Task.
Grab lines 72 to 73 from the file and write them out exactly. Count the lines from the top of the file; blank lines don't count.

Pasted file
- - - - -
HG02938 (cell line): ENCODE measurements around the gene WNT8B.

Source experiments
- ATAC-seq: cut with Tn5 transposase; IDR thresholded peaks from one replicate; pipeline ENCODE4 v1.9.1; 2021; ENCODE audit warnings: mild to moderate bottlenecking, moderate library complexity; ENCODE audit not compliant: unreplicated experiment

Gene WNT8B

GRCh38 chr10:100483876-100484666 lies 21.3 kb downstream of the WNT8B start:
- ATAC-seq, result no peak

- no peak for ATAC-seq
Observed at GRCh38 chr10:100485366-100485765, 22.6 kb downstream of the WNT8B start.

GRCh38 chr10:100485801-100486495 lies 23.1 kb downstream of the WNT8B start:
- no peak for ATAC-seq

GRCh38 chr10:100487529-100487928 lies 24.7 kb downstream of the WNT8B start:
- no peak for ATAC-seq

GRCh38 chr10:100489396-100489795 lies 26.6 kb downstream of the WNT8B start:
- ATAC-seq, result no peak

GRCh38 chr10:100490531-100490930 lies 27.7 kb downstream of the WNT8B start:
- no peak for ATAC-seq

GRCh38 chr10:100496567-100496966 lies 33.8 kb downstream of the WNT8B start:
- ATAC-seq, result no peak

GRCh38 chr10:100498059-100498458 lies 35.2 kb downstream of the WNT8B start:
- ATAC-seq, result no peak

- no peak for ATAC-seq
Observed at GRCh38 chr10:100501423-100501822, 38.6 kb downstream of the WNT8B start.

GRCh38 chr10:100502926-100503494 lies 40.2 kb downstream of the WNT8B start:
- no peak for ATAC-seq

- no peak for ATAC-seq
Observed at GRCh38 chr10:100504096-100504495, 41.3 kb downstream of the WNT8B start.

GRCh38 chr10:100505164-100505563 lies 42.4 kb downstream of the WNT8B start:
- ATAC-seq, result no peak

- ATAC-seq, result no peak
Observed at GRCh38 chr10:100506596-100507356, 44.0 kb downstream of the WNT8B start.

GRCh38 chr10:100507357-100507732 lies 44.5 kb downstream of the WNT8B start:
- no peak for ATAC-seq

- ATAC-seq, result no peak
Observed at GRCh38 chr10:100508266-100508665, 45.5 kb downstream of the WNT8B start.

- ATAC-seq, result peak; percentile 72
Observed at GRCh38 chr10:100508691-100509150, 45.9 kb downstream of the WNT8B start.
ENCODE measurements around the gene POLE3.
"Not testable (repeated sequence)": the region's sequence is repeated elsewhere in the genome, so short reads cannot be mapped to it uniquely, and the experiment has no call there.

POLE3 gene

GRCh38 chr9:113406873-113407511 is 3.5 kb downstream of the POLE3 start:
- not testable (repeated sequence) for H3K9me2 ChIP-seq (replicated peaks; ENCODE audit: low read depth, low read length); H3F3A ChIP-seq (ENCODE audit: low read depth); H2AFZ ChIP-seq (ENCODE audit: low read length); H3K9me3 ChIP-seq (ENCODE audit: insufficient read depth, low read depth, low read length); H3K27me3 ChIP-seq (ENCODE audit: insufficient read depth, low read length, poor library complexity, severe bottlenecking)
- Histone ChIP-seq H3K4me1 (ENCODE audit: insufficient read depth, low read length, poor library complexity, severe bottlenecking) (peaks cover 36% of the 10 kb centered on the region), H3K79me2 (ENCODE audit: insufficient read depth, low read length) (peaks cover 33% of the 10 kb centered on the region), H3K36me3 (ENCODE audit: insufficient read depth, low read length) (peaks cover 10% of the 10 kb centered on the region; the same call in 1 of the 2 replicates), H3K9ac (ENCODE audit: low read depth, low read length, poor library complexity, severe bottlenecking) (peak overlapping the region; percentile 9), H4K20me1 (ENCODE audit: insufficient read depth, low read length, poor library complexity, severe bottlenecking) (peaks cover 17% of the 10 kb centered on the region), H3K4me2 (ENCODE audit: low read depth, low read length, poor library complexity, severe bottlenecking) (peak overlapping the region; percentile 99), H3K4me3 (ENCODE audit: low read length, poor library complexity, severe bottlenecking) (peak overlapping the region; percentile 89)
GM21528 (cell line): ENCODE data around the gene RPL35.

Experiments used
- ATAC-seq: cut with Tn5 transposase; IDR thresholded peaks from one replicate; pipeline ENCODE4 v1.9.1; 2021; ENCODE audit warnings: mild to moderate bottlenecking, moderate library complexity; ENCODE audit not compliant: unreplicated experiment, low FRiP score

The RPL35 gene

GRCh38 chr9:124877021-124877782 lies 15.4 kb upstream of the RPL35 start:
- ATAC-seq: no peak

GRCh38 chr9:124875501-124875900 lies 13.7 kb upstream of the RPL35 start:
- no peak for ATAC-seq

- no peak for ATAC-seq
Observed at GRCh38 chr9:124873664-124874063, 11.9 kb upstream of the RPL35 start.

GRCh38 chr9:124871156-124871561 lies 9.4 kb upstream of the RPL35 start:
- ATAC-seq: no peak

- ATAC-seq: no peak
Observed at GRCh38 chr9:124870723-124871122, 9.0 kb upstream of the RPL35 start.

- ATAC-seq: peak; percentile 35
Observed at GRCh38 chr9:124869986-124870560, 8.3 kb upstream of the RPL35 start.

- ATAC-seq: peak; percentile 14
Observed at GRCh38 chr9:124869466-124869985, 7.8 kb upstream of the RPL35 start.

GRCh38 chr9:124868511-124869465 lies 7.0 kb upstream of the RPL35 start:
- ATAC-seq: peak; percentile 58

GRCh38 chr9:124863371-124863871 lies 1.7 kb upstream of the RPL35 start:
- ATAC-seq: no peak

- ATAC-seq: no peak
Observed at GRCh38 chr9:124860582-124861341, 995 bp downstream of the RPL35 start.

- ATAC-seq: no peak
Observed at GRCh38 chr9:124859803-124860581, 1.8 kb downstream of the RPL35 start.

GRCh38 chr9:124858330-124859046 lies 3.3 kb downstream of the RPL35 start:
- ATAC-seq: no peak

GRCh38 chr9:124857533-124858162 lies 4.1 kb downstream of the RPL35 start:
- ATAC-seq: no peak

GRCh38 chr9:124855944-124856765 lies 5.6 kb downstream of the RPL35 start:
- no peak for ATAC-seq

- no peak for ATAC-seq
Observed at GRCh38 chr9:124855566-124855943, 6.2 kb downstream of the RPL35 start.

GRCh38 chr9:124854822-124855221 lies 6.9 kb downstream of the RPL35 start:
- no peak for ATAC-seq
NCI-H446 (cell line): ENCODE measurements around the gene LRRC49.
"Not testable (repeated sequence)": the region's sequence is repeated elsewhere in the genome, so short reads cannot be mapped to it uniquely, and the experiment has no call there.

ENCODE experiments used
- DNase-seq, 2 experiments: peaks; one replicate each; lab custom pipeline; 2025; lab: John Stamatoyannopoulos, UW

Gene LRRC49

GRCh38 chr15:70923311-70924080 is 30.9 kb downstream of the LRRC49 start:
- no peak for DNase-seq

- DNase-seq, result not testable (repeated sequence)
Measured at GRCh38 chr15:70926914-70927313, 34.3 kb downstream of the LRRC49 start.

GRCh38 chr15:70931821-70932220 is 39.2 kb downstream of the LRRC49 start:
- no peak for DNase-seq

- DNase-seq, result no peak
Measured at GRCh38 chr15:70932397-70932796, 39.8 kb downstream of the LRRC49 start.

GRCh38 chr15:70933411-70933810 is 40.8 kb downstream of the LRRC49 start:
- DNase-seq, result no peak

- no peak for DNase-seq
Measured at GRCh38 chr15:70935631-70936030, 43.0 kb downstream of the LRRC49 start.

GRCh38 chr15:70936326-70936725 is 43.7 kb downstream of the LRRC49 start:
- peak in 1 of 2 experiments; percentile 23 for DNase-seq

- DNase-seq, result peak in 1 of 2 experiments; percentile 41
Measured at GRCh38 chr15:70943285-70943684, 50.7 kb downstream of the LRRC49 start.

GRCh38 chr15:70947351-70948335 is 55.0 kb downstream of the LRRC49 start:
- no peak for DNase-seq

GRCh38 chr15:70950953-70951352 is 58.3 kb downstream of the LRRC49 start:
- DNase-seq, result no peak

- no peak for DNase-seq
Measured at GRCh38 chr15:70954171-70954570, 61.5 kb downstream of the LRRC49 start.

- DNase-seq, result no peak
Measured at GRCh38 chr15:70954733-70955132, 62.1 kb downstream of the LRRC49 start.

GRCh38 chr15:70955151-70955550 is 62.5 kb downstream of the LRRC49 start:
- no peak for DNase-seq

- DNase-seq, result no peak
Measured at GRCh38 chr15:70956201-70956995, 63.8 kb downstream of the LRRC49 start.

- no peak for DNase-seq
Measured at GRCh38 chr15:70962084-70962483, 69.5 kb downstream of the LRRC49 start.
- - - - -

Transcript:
- ATAC-seq: no peak

GRCh38 chr9:124855944-124856765 lies 5.6 kb downstream of the RPL35 start: